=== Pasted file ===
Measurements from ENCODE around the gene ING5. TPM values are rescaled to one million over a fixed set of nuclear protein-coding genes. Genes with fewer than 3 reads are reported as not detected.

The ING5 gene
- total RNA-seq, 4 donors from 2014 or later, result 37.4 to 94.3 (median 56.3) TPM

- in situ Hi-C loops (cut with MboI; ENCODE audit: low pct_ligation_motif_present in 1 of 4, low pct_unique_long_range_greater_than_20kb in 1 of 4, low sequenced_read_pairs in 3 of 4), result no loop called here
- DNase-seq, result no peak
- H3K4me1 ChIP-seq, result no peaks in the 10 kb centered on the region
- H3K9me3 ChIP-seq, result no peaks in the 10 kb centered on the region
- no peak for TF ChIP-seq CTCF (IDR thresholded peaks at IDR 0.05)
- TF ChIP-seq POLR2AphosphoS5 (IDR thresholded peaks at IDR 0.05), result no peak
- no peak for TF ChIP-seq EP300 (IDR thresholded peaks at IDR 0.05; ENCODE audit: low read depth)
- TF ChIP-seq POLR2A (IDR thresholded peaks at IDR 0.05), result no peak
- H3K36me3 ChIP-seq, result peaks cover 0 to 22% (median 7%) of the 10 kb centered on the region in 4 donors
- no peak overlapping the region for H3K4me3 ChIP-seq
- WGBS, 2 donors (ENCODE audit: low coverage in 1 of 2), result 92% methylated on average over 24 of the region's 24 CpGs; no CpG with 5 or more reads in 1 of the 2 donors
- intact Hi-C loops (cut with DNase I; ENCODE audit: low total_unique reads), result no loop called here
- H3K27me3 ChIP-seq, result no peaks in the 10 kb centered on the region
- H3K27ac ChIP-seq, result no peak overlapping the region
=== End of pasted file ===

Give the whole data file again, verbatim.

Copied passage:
Measurements from ENCODE around the gene ING5. TPM values are rescaled to one million over a fixed set of nuclear protein-coding genes. Genes with fewer than 3 reads are reported as not detected.

The ING5 gene
- total RNA-seq, 4 donors from 2014 or later, result 37.4 to 94.3 (median 56.3) TPM

- in situ Hi-C loops (cut with MboI; ENCODE audit: low pct_ligation_motif_present in 1 of 4, low pct_unique_long_range_greater_than_20kb in 1 of 4, low sequenced_read_pairs in 3 of 4), result no loop called here
- DNase-seq, result no peak
- H3K4me1 ChIP-seq, result no peaks in the 10 kb centered on the region
- H3K9me3 ChIP-seq, result no peaks in the 10 kb centered on the region
- no peak for TF ChIP-seq CTCF (IDR thresholded peaks at IDR 0.05)
- TF ChIP-seq POLR2AphosphoS5 (IDR thresholded peaks at IDR 0.05), result no peak
- no peak for TF ChIP-seq EP300 (IDR thresholded peaks at IDR 0.05; ENCODE audit: low read depth)
- TF ChIP-seq POLR2A (IDR thresholded peaks at IDR 0.05), result no peak
- H3K36me3 ChIP-seq, result peaks cover 0 to 22% (median 7%) of the 10 kb centered on the region in 4 donors
- no peak overlapping the region for H3K4me3 ChIP-seq
- WGBS, 2 donors (ENCODE audit: low coverage in 1 of 2), result 92% methylated on average over 24 of the region's 24 CpGs; no CpG with 5 or more reads in 1 of the 2 donors
- intact Hi-C loops (cut with DNase I; ENCODE audit: low total_unique reads), result no loop called here
- H3K27me3 ChIP-seq, result no peaks in the 10 kb centered on the region
- H3K27ac ChIP-seq, result no peak overlapping the region